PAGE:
Cross-listed with IES.

BIO 648. Hawai'i: Saving Species. (5)

The extraordinary island ecosystems of Hawai'i evolved in isolation over millions of years, and the islands have long been home to species that occur nowhere else on the planet. However, since the arrival of humans, native species have been under tremendous threat, and by many measures Hawai'i is becoming one of the United States' most profound conservation failures. Habitat destruction, environmental degradation, introduced species, and other forces have made Hawai'i a global center for extinction. Students in this course will join with San Diego Zoo Global (SDZG), Project Dragonfly, and Hawaiian partners to explore what it takes to save species in the wild. We will focus especially on the inspirational work of SDZG's Institute for Conservation Research, which uses science, education, and community programs to rescue species from the brink of extinction. We expect Earth Expedition's Hawai'i program to immerse graduate students and local partners in developing and testing site-specific methods of community engagement to sustain ecological and social health. Prior to and following the field experience in Hawai'i, students complete coursework via Dragonfly's Web-Based Learning Community as they apply experiences to their home institutions.
Cross-listed with IES.

BIO 649. Kenya: Wildlife & People in Integrated Landscapes. (5)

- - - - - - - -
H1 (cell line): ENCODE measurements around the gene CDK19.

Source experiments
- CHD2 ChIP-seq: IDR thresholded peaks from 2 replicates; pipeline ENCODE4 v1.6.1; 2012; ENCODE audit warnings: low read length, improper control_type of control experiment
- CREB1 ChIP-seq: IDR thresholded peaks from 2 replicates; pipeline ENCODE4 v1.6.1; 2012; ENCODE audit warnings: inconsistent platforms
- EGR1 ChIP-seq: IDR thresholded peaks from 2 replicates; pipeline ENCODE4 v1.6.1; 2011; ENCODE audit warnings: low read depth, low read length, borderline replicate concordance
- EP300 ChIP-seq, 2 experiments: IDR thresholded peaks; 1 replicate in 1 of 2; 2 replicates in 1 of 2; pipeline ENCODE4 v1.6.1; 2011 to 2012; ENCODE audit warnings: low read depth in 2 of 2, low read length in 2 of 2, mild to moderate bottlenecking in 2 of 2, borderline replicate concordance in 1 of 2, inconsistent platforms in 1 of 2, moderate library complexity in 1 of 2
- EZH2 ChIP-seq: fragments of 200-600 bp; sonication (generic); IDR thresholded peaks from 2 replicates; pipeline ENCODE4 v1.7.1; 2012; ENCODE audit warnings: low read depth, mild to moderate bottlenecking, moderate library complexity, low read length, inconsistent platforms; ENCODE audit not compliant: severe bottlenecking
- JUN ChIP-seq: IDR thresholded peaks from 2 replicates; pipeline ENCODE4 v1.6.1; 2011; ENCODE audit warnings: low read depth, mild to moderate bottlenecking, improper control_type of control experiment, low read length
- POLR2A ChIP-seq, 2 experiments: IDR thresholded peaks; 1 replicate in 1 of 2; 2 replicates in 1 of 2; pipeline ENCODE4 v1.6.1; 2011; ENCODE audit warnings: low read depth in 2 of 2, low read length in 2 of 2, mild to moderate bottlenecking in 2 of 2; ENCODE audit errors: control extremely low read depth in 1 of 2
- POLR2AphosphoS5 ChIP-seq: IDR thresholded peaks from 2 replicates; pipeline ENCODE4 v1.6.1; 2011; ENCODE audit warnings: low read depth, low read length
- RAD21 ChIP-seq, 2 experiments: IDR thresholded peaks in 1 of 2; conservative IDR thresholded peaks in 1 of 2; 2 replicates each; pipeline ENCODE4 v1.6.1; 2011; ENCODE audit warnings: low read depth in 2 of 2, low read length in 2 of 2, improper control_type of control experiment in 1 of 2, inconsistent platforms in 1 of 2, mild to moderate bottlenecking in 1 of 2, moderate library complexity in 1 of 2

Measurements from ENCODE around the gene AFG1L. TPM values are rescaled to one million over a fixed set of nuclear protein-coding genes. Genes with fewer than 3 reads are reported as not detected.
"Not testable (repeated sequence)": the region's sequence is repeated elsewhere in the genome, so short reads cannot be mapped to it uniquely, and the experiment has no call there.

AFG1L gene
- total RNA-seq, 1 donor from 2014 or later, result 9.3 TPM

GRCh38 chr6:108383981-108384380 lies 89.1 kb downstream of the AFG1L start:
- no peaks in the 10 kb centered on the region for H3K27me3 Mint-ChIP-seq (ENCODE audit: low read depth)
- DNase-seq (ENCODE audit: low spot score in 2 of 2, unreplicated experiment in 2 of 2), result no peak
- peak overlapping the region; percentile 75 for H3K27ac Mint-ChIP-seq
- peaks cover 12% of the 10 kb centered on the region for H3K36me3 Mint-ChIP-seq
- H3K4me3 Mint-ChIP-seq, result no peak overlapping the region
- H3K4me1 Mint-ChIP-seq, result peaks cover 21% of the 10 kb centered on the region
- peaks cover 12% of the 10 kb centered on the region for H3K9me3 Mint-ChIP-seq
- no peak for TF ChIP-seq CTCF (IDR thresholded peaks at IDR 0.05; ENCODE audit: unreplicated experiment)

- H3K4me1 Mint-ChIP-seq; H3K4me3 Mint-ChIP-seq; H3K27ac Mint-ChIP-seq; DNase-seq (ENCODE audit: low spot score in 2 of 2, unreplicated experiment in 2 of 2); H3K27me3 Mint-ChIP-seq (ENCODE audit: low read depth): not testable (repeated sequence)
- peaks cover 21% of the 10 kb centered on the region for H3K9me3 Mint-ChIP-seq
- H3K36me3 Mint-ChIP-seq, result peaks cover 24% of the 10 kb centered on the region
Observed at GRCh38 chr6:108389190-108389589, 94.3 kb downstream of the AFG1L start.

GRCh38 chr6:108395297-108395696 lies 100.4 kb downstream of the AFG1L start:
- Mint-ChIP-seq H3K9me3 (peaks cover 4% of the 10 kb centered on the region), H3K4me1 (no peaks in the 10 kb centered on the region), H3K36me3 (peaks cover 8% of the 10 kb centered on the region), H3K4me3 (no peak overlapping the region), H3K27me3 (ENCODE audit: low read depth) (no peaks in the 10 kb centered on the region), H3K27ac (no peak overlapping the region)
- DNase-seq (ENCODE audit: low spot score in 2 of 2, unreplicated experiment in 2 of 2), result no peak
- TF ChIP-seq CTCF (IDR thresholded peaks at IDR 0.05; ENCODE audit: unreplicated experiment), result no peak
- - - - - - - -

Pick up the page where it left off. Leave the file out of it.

The South Rift Valley of Kenya is one of the most spectacular wildlife areas on the planet. Project Dragonfly has partnered with the Cincinnati Zoo & Botanical Garden and the African Conservation Centre to advance community-based conservation in this dynamic landscape. This effort builds on the decades-long research of Dr. David Western, former head of the Kenya Wildlife Service, and the centuries-long research of the Maasai pastoralists, who have long co-existed with wildlife in an open grassland ecosystem populated by elephants, lions, giraffes, zebra, wildebeests, and a remarkable diversity of other species. With the rise of nontraditional lifestyles, private ranches, and fenced lands that prevent needed wildlife migrations, communities of the South Rift have recognized the need to understand the impact of these changes and to work together for a better future. Join Kenyan conservationists, educators, community leaders, and youth to study sustainable approaches to human-wildlife coexistence. Prior to and following the field experience in Kenya, students will complete coursework via Dragonfly's Web-Based Learning Community as they apply experiences to their home institutions.
Cross-listed with IES.

BIO 650. Seminar in Molecular Biology. (1)

Discussion of current literature in molecular biology.
Prerequisite: graduate standing.
Cross-listed with CHM/MBI.

BIO 651. Mongolia: Steppe Ecology & Civic Media. (5)